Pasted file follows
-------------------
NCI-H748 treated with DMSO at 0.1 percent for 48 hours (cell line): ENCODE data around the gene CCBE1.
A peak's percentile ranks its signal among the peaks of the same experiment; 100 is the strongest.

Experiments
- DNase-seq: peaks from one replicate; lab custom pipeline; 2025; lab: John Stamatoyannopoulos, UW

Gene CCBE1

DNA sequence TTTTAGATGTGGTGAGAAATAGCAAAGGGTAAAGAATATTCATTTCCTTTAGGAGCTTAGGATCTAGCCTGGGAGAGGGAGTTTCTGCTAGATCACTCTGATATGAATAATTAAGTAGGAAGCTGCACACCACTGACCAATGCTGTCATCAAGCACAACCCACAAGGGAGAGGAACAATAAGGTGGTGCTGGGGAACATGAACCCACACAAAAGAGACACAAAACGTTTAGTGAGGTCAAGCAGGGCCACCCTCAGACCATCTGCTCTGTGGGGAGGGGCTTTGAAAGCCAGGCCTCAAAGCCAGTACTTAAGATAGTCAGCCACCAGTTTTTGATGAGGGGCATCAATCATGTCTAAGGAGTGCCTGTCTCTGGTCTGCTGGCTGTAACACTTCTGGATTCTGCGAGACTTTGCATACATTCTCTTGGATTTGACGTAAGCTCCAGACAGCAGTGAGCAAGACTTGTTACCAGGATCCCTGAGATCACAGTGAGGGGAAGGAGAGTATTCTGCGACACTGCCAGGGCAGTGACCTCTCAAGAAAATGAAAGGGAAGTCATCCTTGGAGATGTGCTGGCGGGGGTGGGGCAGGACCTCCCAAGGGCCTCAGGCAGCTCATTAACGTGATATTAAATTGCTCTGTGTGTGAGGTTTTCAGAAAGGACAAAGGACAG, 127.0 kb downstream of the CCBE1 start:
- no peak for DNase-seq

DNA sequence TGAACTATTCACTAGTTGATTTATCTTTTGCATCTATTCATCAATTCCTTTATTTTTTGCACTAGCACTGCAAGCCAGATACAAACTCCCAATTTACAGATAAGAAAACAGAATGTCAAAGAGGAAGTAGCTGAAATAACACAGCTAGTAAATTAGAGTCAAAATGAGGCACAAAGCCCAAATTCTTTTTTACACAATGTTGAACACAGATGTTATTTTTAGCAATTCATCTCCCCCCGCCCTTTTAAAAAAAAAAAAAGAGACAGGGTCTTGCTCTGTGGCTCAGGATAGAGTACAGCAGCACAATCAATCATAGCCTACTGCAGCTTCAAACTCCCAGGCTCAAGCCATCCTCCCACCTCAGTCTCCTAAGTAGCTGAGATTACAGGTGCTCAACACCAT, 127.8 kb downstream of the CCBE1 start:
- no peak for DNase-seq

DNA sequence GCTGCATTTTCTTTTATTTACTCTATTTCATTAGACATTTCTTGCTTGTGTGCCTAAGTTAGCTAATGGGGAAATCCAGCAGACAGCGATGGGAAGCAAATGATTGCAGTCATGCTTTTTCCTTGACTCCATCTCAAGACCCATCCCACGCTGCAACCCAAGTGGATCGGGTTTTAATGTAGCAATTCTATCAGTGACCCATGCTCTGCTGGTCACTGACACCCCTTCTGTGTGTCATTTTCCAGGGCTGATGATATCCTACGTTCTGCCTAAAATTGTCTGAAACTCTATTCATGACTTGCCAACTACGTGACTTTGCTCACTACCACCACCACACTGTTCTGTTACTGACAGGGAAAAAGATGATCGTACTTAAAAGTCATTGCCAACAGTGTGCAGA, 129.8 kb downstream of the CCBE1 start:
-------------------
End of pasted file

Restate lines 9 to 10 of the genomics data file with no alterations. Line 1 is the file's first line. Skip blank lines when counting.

- no peak for DNase-seq

DNA sequence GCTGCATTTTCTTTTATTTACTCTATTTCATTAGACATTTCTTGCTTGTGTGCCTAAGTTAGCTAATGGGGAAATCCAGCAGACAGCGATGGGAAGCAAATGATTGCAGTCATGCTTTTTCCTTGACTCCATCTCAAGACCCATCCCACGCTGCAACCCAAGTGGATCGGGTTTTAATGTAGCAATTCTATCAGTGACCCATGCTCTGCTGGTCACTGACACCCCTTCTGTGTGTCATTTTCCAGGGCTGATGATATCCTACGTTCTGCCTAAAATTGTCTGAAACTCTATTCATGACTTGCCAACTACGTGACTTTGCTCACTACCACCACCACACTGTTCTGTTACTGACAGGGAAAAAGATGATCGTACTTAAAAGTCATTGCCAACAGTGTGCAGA, 129.8 kb downstream of the CCBE1 start: